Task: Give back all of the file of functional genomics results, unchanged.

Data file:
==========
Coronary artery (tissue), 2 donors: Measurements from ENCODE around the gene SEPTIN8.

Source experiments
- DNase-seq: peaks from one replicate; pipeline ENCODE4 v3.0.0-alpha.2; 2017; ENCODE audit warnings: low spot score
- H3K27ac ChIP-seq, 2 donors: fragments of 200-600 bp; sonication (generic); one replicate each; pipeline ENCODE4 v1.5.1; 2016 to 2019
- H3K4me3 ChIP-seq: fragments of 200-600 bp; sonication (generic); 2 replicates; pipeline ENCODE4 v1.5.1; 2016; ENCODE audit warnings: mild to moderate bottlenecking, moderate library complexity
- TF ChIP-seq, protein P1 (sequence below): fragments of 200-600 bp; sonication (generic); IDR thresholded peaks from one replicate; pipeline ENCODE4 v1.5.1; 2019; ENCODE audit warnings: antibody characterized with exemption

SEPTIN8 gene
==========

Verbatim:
Coronary artery (tissue), 2 donors: Measurements from ENCODE around the gene SEPTIN8.

Source experiments
- DNase-seq: peaks from one replicate; pipeline ENCODE4 v3.0.0-alpha.2; 2017; ENCODE audit warnings: low spot score
- H3K27ac ChIP-seq, 2 donors: fragments of 200-600 bp; sonication (generic); one replicate each; pipeline ENCODE4 v1.5.1; 2016 to 2019
- H3K4me3 ChIP-seq: fragments of 200-600 bp; sonication (generic); 2 replicates; pipeline ENCODE4 v1.5.1; 2016; ENCODE audit warnings: mild to moderate bottlenecking, moderate library complexity
- TF ChIP-seq, protein P1 (sequence below): fragments of 200-600 bp; sonication (generic); IDR thresholded peaks from one replicate; pipeline ENCODE4 v1.5.1; 2019; ENCODE audit warnings: antibody characterized with exemption

SEPTIN8 gene